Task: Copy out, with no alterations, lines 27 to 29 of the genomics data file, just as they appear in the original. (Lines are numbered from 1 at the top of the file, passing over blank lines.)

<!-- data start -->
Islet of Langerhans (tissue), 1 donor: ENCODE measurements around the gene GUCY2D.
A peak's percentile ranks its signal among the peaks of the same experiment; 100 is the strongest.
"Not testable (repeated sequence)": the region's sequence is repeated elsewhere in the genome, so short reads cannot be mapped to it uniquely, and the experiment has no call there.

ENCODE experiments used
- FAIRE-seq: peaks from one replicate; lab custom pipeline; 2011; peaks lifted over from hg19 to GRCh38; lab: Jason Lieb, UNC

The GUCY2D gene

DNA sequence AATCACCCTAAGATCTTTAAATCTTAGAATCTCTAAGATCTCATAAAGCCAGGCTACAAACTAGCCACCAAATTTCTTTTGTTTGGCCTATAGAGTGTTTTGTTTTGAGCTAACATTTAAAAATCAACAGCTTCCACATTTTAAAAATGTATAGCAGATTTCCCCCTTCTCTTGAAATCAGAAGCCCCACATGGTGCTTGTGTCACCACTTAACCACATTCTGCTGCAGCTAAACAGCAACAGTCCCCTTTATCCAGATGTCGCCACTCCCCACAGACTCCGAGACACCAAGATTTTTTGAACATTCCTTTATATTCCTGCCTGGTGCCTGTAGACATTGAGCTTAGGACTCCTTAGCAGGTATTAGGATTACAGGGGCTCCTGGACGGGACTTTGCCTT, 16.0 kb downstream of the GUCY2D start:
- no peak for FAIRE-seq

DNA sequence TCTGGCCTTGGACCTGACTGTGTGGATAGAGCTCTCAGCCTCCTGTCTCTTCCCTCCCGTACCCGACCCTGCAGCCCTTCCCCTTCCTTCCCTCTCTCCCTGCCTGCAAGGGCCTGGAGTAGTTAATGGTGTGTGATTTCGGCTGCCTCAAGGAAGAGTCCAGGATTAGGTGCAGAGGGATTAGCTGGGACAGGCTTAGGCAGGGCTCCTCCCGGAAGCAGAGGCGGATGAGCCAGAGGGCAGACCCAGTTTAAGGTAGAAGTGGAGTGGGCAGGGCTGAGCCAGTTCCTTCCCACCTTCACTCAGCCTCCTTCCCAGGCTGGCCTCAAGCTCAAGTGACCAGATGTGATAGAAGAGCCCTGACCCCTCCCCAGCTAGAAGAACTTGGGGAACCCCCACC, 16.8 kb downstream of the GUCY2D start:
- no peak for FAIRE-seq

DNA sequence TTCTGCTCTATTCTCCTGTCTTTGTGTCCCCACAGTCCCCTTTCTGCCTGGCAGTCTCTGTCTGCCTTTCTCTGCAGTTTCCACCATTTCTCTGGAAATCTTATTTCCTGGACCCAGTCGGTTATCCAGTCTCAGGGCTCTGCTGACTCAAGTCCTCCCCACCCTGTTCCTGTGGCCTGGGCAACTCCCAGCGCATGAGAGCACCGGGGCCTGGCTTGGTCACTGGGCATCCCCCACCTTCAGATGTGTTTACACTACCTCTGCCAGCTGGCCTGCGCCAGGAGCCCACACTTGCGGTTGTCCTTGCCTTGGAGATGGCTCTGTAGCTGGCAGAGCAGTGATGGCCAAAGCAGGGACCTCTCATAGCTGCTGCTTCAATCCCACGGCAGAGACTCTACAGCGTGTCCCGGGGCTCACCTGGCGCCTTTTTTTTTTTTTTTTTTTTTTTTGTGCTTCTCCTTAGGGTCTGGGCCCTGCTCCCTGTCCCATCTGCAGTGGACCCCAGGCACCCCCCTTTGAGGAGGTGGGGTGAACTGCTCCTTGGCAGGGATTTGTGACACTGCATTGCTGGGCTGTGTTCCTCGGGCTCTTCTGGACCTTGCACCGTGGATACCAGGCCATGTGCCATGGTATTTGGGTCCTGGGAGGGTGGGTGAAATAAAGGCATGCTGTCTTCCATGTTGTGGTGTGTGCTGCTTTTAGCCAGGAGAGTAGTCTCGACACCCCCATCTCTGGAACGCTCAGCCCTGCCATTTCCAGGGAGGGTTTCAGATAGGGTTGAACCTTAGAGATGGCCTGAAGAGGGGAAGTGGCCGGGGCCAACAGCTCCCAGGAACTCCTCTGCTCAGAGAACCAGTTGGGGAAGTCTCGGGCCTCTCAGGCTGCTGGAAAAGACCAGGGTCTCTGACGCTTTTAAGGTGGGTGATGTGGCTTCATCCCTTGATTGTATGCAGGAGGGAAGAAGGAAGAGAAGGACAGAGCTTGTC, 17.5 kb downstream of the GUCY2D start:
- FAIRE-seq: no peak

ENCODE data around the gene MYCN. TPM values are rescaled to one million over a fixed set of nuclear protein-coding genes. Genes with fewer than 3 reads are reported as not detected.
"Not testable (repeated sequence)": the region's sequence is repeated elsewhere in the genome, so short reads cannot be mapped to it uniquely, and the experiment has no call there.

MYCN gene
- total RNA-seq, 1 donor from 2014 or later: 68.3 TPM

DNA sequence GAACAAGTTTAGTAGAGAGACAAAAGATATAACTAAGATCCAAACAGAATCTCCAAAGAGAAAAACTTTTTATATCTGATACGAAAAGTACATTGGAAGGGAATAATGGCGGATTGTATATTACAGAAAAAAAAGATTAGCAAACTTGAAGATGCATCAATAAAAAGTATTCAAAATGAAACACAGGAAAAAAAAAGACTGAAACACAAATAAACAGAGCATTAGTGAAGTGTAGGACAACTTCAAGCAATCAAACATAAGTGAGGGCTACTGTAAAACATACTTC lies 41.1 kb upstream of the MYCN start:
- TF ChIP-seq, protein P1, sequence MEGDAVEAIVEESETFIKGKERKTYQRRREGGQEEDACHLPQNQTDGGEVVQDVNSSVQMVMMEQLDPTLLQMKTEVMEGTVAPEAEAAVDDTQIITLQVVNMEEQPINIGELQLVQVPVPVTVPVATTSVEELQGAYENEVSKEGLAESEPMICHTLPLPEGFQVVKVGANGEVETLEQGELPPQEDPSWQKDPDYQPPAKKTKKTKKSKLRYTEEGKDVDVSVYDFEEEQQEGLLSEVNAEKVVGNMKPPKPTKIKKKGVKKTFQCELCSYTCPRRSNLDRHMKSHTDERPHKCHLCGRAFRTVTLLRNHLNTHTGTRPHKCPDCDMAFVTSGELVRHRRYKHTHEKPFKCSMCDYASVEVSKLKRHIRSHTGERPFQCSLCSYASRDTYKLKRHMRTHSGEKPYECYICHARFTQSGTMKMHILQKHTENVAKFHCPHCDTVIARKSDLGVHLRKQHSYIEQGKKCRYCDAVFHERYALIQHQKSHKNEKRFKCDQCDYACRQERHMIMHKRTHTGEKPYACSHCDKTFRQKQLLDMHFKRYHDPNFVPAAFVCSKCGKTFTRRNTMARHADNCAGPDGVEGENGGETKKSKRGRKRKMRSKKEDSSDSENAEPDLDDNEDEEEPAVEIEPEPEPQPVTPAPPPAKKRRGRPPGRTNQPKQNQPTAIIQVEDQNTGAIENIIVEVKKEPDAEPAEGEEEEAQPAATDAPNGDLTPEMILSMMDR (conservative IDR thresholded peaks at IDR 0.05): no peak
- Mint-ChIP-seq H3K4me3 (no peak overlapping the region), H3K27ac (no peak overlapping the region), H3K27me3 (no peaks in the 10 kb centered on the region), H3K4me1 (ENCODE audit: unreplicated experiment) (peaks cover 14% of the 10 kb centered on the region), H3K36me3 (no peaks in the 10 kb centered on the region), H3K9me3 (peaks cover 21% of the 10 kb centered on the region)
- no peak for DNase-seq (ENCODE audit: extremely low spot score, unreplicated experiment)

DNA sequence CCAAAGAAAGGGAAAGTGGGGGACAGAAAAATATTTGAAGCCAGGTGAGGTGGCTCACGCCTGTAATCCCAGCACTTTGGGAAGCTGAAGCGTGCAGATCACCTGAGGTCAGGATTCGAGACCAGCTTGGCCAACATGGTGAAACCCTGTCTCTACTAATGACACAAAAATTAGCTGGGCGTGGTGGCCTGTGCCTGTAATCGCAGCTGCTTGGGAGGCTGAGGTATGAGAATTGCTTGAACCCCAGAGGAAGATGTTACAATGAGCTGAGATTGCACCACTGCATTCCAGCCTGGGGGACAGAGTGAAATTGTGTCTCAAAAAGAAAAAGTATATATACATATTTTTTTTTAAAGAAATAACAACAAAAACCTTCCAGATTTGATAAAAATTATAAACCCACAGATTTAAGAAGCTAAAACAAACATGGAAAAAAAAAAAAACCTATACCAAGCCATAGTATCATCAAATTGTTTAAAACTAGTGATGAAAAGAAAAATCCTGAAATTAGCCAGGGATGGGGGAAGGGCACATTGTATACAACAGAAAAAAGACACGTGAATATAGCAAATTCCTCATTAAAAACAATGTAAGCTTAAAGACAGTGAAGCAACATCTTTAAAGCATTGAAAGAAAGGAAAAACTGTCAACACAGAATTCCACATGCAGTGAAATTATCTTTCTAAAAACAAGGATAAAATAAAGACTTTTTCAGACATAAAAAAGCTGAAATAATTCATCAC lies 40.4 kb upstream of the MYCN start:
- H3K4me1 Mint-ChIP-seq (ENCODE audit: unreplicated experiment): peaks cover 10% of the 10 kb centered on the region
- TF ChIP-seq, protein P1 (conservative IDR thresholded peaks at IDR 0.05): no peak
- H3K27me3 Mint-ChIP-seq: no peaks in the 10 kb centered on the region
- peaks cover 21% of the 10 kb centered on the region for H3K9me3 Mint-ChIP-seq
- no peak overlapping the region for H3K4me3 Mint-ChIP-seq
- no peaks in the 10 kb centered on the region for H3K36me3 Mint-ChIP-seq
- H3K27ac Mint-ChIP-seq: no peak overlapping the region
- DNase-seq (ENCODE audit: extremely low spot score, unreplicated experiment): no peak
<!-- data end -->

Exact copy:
- no peaks in the 10 kb centered on the region for H3K36me3 Mint-ChIP-seq
- H3K27ac Mint-ChIP-seq: no peak overlapping the region
- DNase-seq (ENCODE audit: extremely low spot score, unreplicated experiment): no peak